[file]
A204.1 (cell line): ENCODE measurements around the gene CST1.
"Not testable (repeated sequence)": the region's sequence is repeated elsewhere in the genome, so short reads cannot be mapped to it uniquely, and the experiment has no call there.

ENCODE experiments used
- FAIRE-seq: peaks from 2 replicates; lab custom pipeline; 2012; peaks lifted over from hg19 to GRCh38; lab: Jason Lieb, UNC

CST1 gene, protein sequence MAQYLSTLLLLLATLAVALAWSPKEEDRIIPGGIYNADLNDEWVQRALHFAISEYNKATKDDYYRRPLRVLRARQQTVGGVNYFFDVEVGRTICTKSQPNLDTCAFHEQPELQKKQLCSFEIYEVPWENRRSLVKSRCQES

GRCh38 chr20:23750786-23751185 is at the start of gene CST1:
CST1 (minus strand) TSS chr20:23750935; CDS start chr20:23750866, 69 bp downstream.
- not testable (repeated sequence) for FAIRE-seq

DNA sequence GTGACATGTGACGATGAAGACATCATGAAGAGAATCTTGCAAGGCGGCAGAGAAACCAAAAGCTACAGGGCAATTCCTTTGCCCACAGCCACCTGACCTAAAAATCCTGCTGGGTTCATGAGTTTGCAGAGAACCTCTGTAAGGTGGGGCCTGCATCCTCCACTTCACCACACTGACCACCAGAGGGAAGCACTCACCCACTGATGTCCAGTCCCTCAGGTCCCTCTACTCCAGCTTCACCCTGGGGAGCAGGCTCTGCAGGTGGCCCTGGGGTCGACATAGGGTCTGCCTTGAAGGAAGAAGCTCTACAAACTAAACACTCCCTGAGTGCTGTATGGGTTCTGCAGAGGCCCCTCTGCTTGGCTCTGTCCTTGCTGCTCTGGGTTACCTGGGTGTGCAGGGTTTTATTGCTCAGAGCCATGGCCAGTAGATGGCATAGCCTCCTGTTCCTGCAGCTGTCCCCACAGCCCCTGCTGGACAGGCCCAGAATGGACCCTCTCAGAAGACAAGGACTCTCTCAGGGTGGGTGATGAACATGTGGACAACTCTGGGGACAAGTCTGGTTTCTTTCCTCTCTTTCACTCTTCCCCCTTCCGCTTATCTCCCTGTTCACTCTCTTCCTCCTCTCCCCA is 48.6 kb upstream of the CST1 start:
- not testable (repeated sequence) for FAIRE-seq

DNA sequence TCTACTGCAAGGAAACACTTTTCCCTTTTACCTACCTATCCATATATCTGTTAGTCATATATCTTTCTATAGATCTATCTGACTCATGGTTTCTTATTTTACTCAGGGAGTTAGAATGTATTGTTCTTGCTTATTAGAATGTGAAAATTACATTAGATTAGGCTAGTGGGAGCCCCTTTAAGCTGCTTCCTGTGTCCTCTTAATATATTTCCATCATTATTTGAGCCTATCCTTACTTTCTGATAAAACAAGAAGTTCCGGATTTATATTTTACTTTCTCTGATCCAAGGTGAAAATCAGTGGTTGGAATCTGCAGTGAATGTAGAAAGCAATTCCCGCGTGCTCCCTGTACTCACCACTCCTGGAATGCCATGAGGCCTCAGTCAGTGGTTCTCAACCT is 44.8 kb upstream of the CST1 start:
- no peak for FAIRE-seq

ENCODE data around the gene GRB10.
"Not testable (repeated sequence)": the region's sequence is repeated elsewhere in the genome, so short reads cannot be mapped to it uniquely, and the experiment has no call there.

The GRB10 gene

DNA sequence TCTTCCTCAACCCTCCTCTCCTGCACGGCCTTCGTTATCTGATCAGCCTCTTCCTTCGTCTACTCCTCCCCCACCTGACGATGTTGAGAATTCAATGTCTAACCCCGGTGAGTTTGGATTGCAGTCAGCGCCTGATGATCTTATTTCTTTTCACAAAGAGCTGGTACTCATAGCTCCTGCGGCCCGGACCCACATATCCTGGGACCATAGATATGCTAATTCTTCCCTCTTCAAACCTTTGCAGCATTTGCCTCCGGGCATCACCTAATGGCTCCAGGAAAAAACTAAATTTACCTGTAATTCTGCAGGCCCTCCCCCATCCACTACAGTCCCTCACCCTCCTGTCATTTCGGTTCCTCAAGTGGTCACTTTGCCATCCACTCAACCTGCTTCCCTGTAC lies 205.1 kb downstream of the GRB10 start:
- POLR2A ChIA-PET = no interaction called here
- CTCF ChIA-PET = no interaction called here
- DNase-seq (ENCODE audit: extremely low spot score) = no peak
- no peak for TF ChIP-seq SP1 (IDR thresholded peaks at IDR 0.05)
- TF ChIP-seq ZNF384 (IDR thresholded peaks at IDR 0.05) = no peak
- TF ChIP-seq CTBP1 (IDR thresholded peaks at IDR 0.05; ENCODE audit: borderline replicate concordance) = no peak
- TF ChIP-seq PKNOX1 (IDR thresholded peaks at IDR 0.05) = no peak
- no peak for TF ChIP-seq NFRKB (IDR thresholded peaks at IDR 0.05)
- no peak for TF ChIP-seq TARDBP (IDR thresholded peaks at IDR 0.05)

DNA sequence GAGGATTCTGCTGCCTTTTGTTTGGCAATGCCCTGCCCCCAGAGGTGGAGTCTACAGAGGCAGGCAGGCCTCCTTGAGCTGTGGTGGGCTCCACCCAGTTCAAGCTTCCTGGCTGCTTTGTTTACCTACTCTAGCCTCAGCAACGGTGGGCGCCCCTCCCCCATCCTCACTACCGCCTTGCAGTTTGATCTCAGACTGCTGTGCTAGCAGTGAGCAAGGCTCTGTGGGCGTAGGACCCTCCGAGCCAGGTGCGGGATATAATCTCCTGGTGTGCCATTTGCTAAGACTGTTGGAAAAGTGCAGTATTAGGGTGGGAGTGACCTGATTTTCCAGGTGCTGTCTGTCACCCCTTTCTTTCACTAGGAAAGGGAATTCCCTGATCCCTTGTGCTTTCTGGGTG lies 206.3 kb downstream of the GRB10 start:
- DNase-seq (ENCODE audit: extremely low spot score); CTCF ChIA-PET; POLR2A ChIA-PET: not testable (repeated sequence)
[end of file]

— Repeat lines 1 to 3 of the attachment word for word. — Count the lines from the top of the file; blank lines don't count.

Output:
A204.1 (cell line): ENCODE measurements around the gene CST1.
"Not testable (repeated sequence)": the region's sequence is repeated elsewhere in the genome, so short reads cannot be mapped to it uniquely, and the experiment has no call there.

ENCODE experiments used